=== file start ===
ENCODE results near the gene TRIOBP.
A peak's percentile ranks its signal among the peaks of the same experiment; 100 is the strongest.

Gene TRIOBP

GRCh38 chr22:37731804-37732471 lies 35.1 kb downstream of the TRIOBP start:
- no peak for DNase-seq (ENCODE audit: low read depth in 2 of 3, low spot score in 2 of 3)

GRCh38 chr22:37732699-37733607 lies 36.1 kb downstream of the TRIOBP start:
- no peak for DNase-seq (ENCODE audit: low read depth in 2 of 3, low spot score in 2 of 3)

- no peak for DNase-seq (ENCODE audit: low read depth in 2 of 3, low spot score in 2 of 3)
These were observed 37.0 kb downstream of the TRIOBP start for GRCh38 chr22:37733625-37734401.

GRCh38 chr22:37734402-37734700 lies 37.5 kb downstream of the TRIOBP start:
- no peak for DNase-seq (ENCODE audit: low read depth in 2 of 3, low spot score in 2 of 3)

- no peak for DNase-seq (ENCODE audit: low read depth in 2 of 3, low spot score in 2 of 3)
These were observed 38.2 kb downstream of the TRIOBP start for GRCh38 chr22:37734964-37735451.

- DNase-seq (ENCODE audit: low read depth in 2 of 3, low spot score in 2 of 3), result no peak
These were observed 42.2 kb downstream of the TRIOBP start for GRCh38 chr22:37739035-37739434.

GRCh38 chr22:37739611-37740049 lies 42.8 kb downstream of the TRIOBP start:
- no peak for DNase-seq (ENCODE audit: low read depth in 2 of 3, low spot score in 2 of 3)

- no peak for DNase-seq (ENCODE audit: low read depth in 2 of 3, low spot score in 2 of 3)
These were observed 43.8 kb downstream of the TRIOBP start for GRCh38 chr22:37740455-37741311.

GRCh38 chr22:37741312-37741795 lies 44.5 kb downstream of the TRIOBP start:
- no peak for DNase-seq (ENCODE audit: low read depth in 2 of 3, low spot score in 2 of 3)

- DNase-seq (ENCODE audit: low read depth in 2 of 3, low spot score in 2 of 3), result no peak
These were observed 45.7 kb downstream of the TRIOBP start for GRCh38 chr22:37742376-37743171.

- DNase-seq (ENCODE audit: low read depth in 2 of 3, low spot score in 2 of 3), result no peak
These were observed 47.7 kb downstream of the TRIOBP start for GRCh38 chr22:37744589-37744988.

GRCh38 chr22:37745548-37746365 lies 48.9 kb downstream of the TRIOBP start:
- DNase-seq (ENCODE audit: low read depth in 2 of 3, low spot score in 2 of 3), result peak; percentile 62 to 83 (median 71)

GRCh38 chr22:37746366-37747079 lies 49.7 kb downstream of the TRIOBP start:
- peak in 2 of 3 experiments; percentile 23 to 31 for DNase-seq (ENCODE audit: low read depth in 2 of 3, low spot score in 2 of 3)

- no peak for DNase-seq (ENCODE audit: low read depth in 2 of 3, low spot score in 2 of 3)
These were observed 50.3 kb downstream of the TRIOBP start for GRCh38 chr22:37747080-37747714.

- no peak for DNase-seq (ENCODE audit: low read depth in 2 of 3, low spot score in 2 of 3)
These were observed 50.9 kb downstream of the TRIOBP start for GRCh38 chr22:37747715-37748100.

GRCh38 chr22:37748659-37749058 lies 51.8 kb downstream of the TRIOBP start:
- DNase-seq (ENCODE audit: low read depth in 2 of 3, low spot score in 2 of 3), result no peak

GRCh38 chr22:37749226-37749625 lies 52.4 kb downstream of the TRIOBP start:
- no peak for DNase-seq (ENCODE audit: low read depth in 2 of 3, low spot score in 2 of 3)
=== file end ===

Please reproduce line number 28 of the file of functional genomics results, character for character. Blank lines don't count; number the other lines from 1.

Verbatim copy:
GRCh38 chr22:37746366-37747079 lies 49.7 kb downstream of the TRIOBP start: